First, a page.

Sperm Donations In Florida May Contain Zika: Here's What Affected Counties Should Do


The U.S. Centers for Disease Control and Prevention (CDC) has warned that sperm donated in three counties in Florida since June 15 may be infected with the Zika virus.

The notice cautions women who are considering trying to become pregnant with sperm coming from 12 sperm banks in Miami-Dade, Palm Beach, and Broward counties.

Zika Transmission Via Sperm

Only Miami-Dade County was previously designated as an area of precaution after the first local Zika transmission in the continental U.S. was confirmed in the Wynwood neighborhood back in July. The community was declared free of the virus last December.

The CDC has now expanded the warning to include Palm Beach and Broward counties, where anyone who has traveled to or between the three counties since June 15 may consider themselves at an increased risk for the virus. This is a change from previous guidance designating June 29 as start of greater Zika risk period.

Donated semen can be stored frozen for certain periods of time.

“It does not necessarily inactivate Zika, so it could be stored in tissue banks, used subsequently and people should be made aware,” explained Dr. Peter W. Marks of the FDA’s Center for Biologics Evaluation and Research at a media briefing.

Dr. Denise Jamieson, incident commander of the CDC’s Zika emergency response, warned that some individuals in the area therefore “may have not realized they are at risk.”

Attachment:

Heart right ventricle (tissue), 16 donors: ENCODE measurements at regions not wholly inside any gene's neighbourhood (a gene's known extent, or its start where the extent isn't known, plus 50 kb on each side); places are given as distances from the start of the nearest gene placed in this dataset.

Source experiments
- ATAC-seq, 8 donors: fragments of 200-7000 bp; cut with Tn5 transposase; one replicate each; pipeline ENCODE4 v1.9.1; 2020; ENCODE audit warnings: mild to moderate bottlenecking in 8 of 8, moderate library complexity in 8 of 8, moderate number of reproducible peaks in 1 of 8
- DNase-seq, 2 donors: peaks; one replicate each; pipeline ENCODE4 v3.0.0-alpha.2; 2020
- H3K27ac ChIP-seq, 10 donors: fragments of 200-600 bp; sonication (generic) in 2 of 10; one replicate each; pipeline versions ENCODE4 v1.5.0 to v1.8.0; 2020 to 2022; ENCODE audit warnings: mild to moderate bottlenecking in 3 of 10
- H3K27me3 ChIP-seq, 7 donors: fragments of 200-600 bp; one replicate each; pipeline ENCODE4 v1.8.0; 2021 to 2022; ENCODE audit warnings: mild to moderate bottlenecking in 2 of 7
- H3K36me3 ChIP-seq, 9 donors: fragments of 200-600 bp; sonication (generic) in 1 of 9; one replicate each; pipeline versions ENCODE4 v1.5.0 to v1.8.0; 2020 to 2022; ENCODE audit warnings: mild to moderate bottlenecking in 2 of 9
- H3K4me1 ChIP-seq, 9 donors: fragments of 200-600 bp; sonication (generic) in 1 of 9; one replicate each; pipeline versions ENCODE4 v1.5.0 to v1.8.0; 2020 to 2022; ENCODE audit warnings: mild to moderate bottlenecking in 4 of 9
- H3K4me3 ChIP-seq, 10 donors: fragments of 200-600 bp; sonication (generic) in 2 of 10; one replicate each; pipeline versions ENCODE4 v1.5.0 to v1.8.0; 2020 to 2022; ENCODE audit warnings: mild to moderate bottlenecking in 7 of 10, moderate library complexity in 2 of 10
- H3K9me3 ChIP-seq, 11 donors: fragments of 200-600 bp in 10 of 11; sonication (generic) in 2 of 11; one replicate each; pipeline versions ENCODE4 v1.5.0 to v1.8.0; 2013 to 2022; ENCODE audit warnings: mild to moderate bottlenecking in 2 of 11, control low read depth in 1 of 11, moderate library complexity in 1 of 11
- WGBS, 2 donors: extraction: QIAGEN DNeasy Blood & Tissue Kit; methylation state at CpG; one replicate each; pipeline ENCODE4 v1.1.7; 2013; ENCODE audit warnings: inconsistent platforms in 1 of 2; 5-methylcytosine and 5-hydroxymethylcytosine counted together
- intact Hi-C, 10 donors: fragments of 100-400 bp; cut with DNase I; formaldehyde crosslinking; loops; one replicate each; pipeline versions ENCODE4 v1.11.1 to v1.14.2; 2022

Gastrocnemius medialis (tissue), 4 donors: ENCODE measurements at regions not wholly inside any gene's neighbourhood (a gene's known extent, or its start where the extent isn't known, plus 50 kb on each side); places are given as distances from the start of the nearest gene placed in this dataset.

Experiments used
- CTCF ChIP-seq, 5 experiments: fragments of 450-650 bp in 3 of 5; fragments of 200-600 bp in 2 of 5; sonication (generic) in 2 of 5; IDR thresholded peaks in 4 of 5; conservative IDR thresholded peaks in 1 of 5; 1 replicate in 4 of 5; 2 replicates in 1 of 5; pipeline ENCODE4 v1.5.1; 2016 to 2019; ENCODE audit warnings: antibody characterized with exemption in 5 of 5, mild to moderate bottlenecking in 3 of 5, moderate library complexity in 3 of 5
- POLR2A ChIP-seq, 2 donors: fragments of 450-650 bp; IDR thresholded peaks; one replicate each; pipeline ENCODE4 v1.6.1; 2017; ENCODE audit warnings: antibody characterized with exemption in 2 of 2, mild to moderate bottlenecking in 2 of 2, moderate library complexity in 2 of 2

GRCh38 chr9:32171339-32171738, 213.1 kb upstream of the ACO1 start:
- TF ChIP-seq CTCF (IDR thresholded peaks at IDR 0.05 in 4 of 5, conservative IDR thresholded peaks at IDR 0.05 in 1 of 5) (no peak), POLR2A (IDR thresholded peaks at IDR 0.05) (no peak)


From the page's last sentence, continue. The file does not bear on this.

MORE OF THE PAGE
According to CDC, they issued the warning only out of caution, with no reports of Zika transmission via donated sperm already reported. Unlike blood donations that can be screened for the virus, there is currently no screening technique to test Zika presence in semen.

Ongoing probe also found that residents of the three counties frequently travel between the areas and possibly may not realize they could be infected.

The Continuing Threat Of Zika

A person could be infected with Zika without knowing it since about 80 percent of infected individuals exhibit no symptom. Signs that could manifest include rash, fever, red eyes, and joint pain, lasting from a number of days to one week.

Pregnant women are most at risk since they can transfer the virus to their fetus, leading to miscarriage or lasting neurological setbacks. The virus can also result in congenital Zika syndrome, a pattern of conditions in the infant that comprises brain abnormalities, hearing loss, and eye and limb defects.

In a recent study from the University of Texas, the Zika virus was found to alter fetal brain development and cause microcephaly, which can lead to a host of health problems for the child including vision and hearing loss, feeding difficulty, seizures, and developmental delays.

Women from the Florida areas who have been pregnant since June 15 are urged to talk to their doctors about the potential risk. They are also advised to avoid unprotected sex with an infected partner or someone who has lived in or traveled to a location where Zika is present.

The Florida Health Department revealed 280 cases of local transmission in the state as well as 38 more cases where transmission location is yet to be determined.

Today, 70 countries and territories worldwide are dealing with active Zika transmissions, according to the World Health Organization (WHO).

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